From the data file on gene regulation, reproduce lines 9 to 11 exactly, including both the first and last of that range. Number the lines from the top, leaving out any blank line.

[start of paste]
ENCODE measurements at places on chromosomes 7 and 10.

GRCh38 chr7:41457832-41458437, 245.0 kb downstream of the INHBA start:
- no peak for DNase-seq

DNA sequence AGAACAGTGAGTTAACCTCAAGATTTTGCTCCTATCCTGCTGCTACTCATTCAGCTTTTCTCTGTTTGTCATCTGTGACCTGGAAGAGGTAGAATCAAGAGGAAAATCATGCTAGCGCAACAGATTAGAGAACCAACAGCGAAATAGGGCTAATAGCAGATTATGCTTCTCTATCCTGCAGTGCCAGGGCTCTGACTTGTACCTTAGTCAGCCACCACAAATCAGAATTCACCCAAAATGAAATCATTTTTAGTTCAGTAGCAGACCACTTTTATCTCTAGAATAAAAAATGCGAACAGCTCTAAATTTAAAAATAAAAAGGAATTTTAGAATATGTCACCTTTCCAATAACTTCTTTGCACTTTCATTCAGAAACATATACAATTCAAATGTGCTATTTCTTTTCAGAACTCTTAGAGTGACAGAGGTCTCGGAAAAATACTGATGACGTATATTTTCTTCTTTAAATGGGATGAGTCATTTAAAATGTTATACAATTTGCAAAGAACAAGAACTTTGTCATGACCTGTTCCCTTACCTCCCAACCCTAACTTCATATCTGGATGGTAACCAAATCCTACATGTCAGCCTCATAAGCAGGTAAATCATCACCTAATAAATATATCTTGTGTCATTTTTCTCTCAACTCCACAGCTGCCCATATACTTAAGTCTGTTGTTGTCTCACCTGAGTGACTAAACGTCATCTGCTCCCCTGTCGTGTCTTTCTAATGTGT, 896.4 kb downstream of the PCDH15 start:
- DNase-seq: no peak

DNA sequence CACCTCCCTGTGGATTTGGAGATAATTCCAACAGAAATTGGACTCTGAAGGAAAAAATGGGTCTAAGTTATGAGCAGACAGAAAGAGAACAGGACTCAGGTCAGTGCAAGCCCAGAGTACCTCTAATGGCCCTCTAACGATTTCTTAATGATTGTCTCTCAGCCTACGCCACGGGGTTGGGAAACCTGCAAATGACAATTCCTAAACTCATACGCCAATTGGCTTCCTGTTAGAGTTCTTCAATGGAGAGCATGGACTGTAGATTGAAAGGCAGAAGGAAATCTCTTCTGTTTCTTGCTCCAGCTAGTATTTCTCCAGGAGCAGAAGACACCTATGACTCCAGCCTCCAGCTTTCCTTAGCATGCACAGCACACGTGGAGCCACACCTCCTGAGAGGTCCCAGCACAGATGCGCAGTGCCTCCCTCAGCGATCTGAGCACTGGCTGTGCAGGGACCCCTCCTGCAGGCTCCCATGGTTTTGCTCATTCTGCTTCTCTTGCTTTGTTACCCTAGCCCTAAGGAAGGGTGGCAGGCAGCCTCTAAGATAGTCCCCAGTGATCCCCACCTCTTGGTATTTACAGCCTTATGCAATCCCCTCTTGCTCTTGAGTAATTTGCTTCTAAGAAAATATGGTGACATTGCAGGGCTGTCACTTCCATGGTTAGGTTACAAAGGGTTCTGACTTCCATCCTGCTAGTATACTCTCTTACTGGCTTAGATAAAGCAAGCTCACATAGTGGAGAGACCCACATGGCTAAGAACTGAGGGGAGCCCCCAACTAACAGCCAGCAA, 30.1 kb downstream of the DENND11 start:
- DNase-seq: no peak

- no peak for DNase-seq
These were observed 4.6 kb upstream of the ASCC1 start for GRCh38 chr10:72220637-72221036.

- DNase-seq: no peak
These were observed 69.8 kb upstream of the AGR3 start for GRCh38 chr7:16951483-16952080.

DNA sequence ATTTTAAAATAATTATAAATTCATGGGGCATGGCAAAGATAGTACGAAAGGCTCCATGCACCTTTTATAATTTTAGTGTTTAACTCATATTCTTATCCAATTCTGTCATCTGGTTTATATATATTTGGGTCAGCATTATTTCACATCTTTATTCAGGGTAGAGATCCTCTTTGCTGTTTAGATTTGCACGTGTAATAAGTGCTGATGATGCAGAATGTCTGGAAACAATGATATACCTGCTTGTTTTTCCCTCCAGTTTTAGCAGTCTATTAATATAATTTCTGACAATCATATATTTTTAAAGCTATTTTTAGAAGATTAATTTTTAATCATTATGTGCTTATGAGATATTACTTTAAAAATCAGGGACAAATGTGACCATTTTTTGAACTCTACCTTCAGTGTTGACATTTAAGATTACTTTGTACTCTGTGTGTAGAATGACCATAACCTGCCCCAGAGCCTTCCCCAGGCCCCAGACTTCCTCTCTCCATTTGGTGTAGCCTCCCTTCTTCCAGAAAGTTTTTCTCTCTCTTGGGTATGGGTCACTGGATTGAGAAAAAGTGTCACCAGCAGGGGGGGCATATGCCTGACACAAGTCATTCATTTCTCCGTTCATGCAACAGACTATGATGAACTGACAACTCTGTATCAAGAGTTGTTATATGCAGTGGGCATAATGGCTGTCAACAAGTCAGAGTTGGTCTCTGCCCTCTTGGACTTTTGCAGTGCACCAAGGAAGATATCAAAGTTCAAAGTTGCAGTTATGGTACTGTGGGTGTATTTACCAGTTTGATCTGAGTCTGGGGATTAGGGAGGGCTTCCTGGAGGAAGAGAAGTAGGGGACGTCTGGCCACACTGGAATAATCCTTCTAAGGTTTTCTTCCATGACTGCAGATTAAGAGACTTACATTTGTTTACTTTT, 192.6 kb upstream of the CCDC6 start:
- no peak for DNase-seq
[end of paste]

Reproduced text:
These were observed 4.6 kb upstream of the ASCC1 start for GRCh38 chr10:72220637-72221036.

- DNase-seq: no peak
These were observed 69.8 kb upstream of the AGR3 start for GRCh38 chr7:16951483-16952080.